Old as it is, the Chinese culture of pearls left much to be desired.
In the latter part of the past century Dr. Mitsukuri, of the Imperial
University of Japan, advanced a new theory in pearl culture. Working on
this theory, Kokichi Mikimoto began experimenting in 1891 using
spherical mother-of-pearl beads as nuclei. At the St. Louis Exposition of
1904 Mikimoto exhibited some of his cultured pearls but these,
unfortunately, were attached to the shell. It was not until 1913 that he
perfected his process. Since then hundreds of technicians have been
trained and it is said that Mikimoto now has a surplus of 10,000,000
culture pearls. (1) (2)
The cultivation of pearls requires great skill and patience. The
Japanese found that the best pearls came from the strongest oysters so
they began improving their strains by careful breeding. The collected
spawn is frequently examined for disease during growth. Young oysters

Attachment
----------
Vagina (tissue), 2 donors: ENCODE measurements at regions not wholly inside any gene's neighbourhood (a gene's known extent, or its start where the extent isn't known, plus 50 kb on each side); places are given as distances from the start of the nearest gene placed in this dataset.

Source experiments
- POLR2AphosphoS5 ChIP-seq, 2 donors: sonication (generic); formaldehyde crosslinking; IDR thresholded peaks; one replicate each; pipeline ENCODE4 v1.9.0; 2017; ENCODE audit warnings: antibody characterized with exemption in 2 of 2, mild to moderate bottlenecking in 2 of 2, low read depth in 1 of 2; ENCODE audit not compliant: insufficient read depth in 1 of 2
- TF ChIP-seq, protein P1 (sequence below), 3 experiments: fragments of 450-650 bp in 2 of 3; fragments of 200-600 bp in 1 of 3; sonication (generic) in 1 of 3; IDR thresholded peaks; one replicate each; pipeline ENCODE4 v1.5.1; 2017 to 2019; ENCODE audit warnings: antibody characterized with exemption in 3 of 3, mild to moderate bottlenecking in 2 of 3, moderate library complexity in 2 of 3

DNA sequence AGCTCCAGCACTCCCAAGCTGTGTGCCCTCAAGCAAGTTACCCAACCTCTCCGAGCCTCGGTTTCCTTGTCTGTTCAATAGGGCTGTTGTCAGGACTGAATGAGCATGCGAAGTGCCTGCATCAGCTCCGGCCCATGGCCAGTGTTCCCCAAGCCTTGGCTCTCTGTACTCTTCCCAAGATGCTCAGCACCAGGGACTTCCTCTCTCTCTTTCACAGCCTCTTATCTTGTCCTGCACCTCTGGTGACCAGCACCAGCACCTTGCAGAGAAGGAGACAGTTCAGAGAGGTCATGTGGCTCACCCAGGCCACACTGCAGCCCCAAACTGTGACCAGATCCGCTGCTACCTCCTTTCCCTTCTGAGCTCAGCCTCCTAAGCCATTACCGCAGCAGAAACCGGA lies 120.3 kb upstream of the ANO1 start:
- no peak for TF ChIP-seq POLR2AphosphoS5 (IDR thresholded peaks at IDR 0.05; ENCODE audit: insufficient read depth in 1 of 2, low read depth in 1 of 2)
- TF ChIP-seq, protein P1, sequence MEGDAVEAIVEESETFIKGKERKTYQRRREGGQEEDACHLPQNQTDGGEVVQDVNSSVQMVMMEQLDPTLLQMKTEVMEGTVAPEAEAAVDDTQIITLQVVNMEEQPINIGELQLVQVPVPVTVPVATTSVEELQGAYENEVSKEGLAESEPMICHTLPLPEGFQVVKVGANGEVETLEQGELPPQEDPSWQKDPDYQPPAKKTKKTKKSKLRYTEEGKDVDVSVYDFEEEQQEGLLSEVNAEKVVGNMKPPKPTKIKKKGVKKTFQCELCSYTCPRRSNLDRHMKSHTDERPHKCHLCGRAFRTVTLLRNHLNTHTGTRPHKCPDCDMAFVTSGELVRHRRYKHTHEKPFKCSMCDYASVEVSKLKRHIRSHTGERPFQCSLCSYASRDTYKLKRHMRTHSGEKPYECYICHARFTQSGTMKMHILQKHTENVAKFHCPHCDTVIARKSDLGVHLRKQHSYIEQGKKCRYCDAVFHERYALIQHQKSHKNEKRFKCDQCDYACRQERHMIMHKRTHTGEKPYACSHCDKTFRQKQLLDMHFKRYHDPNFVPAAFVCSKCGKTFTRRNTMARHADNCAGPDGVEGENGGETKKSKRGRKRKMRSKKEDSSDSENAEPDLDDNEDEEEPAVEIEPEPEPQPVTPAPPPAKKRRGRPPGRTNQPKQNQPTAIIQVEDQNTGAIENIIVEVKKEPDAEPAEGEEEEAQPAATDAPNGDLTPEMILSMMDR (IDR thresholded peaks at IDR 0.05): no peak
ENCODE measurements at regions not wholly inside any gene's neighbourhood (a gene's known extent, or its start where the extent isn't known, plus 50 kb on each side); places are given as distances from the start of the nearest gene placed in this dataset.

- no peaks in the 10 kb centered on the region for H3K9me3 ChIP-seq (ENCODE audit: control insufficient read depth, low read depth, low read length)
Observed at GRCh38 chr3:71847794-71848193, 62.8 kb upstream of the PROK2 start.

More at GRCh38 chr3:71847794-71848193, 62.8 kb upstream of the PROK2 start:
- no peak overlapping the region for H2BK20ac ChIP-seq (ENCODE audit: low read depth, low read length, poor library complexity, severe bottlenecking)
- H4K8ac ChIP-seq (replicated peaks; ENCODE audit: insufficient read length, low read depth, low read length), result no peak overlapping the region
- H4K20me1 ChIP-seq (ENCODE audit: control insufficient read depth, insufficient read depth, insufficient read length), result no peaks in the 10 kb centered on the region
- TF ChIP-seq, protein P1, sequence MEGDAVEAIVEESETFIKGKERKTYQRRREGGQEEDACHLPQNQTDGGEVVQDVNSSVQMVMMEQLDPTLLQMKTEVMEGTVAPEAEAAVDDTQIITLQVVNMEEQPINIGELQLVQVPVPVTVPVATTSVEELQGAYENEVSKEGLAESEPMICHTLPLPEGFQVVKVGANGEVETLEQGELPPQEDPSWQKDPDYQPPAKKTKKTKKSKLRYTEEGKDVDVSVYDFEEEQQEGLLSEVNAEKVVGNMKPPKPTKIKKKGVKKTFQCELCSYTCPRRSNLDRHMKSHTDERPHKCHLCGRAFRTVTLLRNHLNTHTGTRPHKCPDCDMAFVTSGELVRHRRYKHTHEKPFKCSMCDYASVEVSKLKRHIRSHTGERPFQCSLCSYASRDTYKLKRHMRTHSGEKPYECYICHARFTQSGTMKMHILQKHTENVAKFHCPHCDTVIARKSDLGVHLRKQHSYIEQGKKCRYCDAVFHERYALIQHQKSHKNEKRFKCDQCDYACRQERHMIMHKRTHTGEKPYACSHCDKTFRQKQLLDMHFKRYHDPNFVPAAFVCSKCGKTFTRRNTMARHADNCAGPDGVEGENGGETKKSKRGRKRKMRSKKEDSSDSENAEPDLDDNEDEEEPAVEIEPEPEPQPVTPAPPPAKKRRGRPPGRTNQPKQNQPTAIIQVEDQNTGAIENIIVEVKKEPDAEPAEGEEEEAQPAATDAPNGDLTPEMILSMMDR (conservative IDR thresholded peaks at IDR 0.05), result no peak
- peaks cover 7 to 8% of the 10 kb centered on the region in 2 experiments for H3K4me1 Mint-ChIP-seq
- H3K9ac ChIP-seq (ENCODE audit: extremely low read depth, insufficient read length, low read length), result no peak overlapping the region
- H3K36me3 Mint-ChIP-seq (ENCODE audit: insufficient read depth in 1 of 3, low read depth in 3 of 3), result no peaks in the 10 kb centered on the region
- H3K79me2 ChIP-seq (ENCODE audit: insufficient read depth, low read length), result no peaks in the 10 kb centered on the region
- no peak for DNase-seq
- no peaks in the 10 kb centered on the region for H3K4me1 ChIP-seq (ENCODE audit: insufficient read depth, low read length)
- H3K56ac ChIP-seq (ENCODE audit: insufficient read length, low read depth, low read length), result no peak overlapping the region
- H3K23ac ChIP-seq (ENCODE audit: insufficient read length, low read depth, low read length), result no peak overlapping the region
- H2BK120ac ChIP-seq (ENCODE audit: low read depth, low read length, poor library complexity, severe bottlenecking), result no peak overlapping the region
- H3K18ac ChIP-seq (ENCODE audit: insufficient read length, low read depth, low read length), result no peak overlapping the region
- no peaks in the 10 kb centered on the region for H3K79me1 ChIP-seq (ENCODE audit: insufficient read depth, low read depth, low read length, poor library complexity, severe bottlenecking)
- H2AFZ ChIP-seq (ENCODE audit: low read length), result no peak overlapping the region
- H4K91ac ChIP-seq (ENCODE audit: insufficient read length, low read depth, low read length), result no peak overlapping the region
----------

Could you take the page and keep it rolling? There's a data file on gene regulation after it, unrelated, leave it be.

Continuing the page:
are placed in fine-meshed cages, designed to protect the young shells
from the attacks of star-fish and other enemies, and lowered into the sea.
Until they are two years of age the young oysters are repeatedly
examined and their cages cleaned. Then they are moved to wider-
meshed cages for another year. (1)
At the age of three years they undergo an operation which
transforms them into pearl bearers. After removing one shell of an
oyster, a mother-of-pearl bead is placed on the epithelium of the mantle.
The skin is cut away and made into a ligatured sac which is then grafted
into the sub-epidermal tissues of another oyster. The ligature is